And she’s noticed another change.
“I think a lot of people don’t really sit in the cafeteria anymore, because it feels like a superspreader event,” she said. “So a lot of people eat in the hallways or go outside to eat.”
Further west, at Adelante, a K-8 school in Indianapolis, students in the lunch line see now familiar sights: yellow and plastic. Nachos and frozen items make the cut often: as is the case in many districts, food distributors have increased the dollar price per meal. Others districts have trouble finding ingredients.
“Our food services are still…reeling from the overall cost (and) day to day shortages of what can be offered fresh and what can’t — which can result in kids having to repeat meal patterns day in and day out…” said Jordan Habayeb, managing director at Adelante.
“We have to dip into [federal] funding,” to offset the increases in food costs, “which then means we have to kind of take the gas off of something else,” Habayeb said. On the chopping block is funding to expand after school clubs. Fifteen are offered, half as many as schools nearby.
Afterschool: Trade Offs
Come day’s end in Snellville, Georgia, some students pass on tutoring or afterschool clubs: There is no late bus.
In New Orleans, the principal of a Spanish immersion school reviews applications for new English teachers, the need for more instructors after students spent nearly a year learning remotely and only hearing Spanish spoken at home.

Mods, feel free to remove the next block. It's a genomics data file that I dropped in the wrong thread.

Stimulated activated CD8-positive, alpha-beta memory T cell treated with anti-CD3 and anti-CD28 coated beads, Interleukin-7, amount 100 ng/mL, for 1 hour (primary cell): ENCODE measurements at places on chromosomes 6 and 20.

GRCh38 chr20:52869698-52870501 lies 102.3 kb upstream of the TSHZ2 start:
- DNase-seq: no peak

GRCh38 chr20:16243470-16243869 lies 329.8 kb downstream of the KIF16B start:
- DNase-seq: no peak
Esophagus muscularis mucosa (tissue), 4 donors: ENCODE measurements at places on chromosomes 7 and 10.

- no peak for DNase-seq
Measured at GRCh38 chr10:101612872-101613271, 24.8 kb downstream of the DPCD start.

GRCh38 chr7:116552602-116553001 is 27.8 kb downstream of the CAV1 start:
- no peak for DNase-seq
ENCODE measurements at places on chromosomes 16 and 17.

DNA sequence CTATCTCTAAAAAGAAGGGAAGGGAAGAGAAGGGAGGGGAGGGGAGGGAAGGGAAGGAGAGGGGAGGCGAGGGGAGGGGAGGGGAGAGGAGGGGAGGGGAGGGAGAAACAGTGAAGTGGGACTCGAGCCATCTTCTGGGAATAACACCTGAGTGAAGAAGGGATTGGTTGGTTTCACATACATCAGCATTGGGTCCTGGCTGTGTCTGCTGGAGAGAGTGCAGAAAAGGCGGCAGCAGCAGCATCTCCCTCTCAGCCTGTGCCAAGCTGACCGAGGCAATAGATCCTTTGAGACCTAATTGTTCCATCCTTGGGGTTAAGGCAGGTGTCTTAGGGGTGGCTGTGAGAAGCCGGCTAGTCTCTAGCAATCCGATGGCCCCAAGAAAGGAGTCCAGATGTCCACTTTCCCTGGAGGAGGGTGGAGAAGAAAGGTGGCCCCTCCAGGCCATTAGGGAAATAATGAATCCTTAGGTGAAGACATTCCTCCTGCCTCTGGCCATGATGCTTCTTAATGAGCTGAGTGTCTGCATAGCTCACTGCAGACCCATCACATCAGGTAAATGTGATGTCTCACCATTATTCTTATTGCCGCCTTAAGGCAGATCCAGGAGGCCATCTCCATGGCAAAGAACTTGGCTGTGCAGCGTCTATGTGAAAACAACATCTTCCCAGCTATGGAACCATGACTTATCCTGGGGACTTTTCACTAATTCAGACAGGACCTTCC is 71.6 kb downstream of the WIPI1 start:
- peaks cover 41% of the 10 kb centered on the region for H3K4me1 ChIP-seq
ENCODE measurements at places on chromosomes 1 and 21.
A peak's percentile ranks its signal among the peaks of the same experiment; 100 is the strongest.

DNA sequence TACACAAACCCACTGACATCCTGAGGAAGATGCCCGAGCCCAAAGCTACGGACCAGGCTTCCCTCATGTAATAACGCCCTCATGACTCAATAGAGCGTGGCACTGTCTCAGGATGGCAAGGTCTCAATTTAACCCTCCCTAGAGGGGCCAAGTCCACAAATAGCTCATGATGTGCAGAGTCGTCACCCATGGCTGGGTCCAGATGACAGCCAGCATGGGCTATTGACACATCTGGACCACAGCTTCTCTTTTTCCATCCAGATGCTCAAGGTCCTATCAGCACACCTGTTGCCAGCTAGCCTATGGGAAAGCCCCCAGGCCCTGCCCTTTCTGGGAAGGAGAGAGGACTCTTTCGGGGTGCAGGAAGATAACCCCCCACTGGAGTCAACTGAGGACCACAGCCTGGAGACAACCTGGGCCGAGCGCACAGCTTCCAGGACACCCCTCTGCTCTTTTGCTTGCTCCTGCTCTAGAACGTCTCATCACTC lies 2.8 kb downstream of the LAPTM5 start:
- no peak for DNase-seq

A high school administrator in Antioch, Illinois starts making calls: Their school furniture supplier has had trouble filling orders.
At the Indianapolis school with plenty of nachos and cheese, about 40 students and staff’s own kids file into a new free after care program that offers in-depth math tutoring. Fifteen families are on the waitlist.
And in southern Florida, Haines City High School families head to dinner, part of a new “Parent University” hosted monthly on-campus. They talk about the new normal around technology, learn how to check their childrens’ grades and progress toward graduation requirements.
“I think it is really important to remember that yeah, [the pandemic] was pretty bad,” said New Orleans middle school principal Laura Adelman-Cannon, who had to rebuild post-Katrina. “But there have been other really bad things. And we made it through, right? It’s possible.”